How could I not be excited about seeing David Mitchell’s The Bone Clocks on the list? It’s a book I’ve been looking forward to all year in any case, and as Mitchell’s most SFnal work to date, this can only be good for speculative fiction’s relationship with the Booker. Richard Powers is another writer I admire hugely – for the bold reach of his intellectual ambition as a novelist, for his fascination with music (unlike so many, Powers can actually write about music in a way that feels real), his wholehearted willingness to adopt speculative ideas into his personal lexicon.

Howard Jacobson? Science fiction? Two concepts I would never previously have included in the same paragraph in a million years. Jacobson is a relentlessly clever writer – the fact that he clearly knows it is the piece of evidence that counts most heavily in the case against him. Still, it’s interesting that the Booker judges have selected another science fiction work and I’ll be eager to see what Jacobson has come up with.

I’ve not read Joshua Ferris at all yet, but I’ve heard nothing but good things about him, and To Rise Again at a Decent Hour has received especially favourable press. Again we see a nominally mainstream writer fencing around speculative ideas, with issues of identity theft and the double coming to prominence. I want to read this.

Paul Kingworth’s The Wake is notable for having been crowd-funded (it’s the only indie press title on this year’s longlist – as with the paucity of women writers, this seems a bit of a shame) and sounds like a Riddley Walker/Harvest mash-up. Fascinating.

Of the remaining longlistees, it’s nice to see Aussie Richard Flanagan up there – and he’s a Tasmanian to boot. Flanagan’s writing is always exemplary and I can’t see this being anything other than excellent.

The only novel I feel irrationally prejudiced against is David Nicholl’s Us. This is probably very wrong of me, but I can’t get my head past the warehouse-sized supermarket piles of One Day, or the gruesomely mawkish film adaptation of same, which qualified as my most finger-down-the-throat awful cinema-going experience of its given year. (It’s worse even than Richard Curtis’s About Time, and that’s saying something.) The brief plot summary in The Guardian’s longlist rundown describes Us thus: “Douglas Peterson faces life alone, as his son is about to leave for college, and his wife for good. But Douglas is devising a plan to use a family holiday around Europe to win back their love.” Heaven help us. I can’t help feeling there must be fifty titles more worthy of a place on the Booker longlist.

Still, every jury should be entitled to its moment of madness. Going by past performance, it’s in the nature of the game.

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I love hearing about other people’s trades. We were in a cabinet maker’s workshop yesterday, hearing a young craftsman tell us about how his father, a former train mechanic, turned to working with wood when he was made redundant from the railways. I still remember an evening spent in a car park in Bedford, waiting for the AA to turn up after we inadvertently drove over a nail. The guy who dealt with our call-out changed the tyre in a matter of minutes, all the while recounting hair-raising stories of performing similar tasks on the hard shoulder of the M1 while huge juggernauts rushed past every ten seconds. I find specialism of any kind urgently compelling, and I could have listened to that AA mechanic all evening.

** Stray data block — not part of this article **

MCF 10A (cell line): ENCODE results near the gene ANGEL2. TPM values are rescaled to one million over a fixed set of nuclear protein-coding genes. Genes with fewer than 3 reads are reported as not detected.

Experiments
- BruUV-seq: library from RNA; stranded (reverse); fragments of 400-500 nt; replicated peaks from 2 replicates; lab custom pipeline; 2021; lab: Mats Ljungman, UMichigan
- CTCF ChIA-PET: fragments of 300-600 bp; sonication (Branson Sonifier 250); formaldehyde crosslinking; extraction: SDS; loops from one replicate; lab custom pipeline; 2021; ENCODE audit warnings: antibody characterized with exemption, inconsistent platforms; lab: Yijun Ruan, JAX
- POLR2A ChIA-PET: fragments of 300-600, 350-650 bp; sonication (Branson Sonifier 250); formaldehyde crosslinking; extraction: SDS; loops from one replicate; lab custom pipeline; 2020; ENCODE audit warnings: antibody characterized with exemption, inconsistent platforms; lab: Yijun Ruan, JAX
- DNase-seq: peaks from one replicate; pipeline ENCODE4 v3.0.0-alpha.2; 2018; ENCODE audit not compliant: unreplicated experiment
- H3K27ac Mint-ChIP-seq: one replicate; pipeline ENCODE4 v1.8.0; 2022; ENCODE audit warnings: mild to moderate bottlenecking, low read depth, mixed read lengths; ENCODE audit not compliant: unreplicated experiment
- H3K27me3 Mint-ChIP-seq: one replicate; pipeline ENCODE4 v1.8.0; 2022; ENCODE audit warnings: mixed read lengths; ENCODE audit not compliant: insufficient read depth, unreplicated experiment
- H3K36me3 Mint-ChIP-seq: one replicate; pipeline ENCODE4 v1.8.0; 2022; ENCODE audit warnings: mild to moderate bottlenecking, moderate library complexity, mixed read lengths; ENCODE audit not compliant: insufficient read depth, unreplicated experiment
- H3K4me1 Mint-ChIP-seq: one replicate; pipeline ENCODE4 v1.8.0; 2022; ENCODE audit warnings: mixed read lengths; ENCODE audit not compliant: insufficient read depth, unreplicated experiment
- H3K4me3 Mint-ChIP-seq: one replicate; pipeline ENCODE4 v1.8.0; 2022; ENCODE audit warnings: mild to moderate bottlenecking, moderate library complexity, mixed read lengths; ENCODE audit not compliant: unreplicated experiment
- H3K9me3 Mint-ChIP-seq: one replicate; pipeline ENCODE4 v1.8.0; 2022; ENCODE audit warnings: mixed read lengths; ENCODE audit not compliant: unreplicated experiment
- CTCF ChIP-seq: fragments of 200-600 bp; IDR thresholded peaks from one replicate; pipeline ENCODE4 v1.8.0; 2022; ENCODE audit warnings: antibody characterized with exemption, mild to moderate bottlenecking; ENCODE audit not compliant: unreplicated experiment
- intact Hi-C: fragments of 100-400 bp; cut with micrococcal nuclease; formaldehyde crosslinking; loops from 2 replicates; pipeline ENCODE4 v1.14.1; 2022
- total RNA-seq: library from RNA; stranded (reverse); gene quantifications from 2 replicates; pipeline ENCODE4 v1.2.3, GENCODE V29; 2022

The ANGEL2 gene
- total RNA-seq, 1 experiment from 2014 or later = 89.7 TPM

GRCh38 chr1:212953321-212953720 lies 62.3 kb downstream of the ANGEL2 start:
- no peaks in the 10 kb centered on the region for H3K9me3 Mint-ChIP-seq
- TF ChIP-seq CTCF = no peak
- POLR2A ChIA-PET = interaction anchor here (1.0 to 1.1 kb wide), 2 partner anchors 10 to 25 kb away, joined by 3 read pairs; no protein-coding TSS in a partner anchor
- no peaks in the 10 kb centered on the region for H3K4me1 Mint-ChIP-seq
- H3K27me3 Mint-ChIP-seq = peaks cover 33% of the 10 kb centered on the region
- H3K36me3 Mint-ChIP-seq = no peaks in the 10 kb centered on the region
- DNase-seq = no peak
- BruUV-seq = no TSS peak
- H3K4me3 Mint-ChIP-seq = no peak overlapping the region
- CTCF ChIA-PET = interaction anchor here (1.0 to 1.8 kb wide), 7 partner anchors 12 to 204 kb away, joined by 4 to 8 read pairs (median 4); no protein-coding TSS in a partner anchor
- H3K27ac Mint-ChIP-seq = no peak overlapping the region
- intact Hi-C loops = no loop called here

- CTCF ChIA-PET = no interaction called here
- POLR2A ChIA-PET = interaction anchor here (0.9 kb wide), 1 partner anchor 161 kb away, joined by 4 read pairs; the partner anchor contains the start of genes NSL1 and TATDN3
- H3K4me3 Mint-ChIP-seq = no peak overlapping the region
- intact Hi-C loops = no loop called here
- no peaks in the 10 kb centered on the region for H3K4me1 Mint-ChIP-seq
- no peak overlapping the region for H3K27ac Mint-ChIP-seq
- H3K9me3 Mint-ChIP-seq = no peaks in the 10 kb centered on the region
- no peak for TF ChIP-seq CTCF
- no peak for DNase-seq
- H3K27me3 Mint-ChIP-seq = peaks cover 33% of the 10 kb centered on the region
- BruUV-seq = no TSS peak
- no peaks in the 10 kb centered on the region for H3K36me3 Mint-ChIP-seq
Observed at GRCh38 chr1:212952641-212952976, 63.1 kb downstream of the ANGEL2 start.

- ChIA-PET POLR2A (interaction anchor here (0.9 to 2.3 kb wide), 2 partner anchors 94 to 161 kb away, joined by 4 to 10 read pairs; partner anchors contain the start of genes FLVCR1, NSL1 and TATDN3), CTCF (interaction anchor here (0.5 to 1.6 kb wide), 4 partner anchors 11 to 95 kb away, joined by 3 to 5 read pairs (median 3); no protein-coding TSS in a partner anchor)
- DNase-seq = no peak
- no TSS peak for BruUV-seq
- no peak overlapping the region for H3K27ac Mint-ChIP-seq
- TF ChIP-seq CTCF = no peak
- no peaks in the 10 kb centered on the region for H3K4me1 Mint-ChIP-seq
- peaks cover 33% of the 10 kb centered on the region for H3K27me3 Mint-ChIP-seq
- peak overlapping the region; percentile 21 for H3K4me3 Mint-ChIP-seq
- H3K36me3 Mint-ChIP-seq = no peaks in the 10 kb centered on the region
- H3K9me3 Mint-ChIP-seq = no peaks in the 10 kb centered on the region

Knowing this, it won’t come as a surprise that I love books that feature work as a strong component. And the first section of Tricia Sullivan’s new YA novel Shadowboxer is all about work – the work of being a fighter. Jade Barrera is seventeen years old. She is a troubled teenager with a heavy baggage of personal and family problems. She is also a talented practitioner of mixed martial arts, just beginning to make her mark on the sport. When she lets her temper get the better of her (again), her trainer gives her an ultimatum: get smart or get out. He also offers her the chance to spend some time training in an authentic MMA gym in Thailand. Jade is given to understand that saying no to this opportunity is not an option.

I found the whole first third of the book spellbinding. A favourite novel of mine is Walter Tevis’s The Queen’s Gambit, large portions of which consist of little more than move-by-move descriptions of chess games, and I loved this initial section of Shadowboxer for much the same reason. Tricia Sullivan knows her MMA and her passion shows to wonderful effect. Jade herself is so well drawn that we enter her world with ease. Shadowboxer is being marketed as a YA novel but rich in detail and sophisticated in psychology as it is, I think this is a book that readers of any age would relate to.

The fantastical component is also strong. While she is in Thailand, Jade stumbles into a supernatural world of treachery and child trafficking, populated by human monsters and Buddhist deities. Her guide and confidante is Mya, a young Burmese girl who has been forcibly separated from her family and enslaved by Richard Fuller, a vile and corrupt individual who wishes to utilize Mya’s special talents for his own evil gain.

Mya’s sections are rich in imagic detail, chilling and beautiful and intensely felt. I actually wanted more of Mya, her story and background, more about what happened to her family and what brought her into contact with Richard Fuller. Of Fuller himself we learn less still, and if I have a criticism of Shadowboxer it is that the interleaving of the two stories – Mya’s and Jade’s – feels overly hurried. I think there is enough material here for Mya to have a book all to herself – and I suspect that readers (this one included) would have welcomed a measure of background information on the Himmapan Forest and its mythical beasts.